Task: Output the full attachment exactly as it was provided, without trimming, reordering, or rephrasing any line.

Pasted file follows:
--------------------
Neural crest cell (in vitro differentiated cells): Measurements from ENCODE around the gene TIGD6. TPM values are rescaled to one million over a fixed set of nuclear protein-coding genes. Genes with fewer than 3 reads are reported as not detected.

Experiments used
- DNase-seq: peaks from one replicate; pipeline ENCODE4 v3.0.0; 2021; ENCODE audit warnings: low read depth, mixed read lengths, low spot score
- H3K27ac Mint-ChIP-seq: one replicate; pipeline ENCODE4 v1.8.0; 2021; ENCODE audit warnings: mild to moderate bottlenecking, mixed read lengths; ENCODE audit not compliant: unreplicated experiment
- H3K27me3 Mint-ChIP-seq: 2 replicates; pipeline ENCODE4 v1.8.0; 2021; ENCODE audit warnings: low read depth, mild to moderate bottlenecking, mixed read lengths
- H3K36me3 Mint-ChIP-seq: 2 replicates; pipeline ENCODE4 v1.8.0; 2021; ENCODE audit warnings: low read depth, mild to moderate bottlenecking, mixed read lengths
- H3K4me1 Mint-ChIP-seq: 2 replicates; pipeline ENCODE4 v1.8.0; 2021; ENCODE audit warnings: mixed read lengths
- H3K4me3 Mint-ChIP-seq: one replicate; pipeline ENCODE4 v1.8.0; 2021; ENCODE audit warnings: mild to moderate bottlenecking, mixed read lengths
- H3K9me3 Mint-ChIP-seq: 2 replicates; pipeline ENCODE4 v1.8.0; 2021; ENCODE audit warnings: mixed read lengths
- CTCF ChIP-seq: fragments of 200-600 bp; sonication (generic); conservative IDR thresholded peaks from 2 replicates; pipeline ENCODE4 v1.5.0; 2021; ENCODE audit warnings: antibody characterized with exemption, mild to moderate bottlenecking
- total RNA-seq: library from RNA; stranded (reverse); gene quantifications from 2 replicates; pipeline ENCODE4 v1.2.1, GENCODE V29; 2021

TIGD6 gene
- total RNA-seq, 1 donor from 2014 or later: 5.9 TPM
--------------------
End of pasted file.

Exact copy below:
Neural crest cell (in vitro differentiated cells): Measurements from ENCODE around the gene TIGD6. TPM values are rescaled to one million over a fixed set of nuclear protein-coding genes. Genes with fewer than 3 reads are reported as not detected.

Experiments used
- DNase-seq: peaks from one replicate; pipeline ENCODE4 v3.0.0; 2021; ENCODE audit warnings: low read depth, mixed read lengths, low spot score
- H3K27ac Mint-ChIP-seq: one replicate; pipeline ENCODE4 v1.8.0; 2021; ENCODE audit warnings: mild to moderate bottlenecking, mixed read lengths; ENCODE audit not compliant: unreplicated experiment
- H3K27me3 Mint-ChIP-seq: 2 replicates; pipeline ENCODE4 v1.8.0; 2021; ENCODE audit warnings: low read depth, mild to moderate bottlenecking, mixed read lengths
- H3K36me3 Mint-ChIP-seq: 2 replicates; pipeline ENCODE4 v1.8.0; 2021; ENCODE audit warnings: low read depth, mild to moderate bottlenecking, mixed read lengths
- H3K4me1 Mint-ChIP-seq: 2 replicates; pipeline ENCODE4 v1.8.0; 2021; ENCODE audit warnings: mixed read lengths
- H3K4me3 Mint-ChIP-seq: one replicate; pipeline ENCODE4 v1.8.0; 2021; ENCODE audit warnings: mild to moderate bottlenecking, mixed read lengths
- H3K9me3 Mint-ChIP-seq: 2 replicates; pipeline ENCODE4 v1.8.0; 2021; ENCODE audit warnings: mixed read lengths
- CTCF ChIP-seq: fragments of 200-600 bp; sonication (generic); conservative IDR thresholded peaks from 2 replicates; pipeline ENCODE4 v1.5.0; 2021; ENCODE audit warnings: antibody characterized with exemption, mild to moderate bottlenecking
- total RNA-seq: library from RNA; stranded (reverse); gene quantifications from 2 replicates; pipeline ENCODE4 v1.2.1, GENCODE V29; 2021

TIGD6 gene
- total RNA-seq, 1 donor from 2014 or later: 5.9 TPM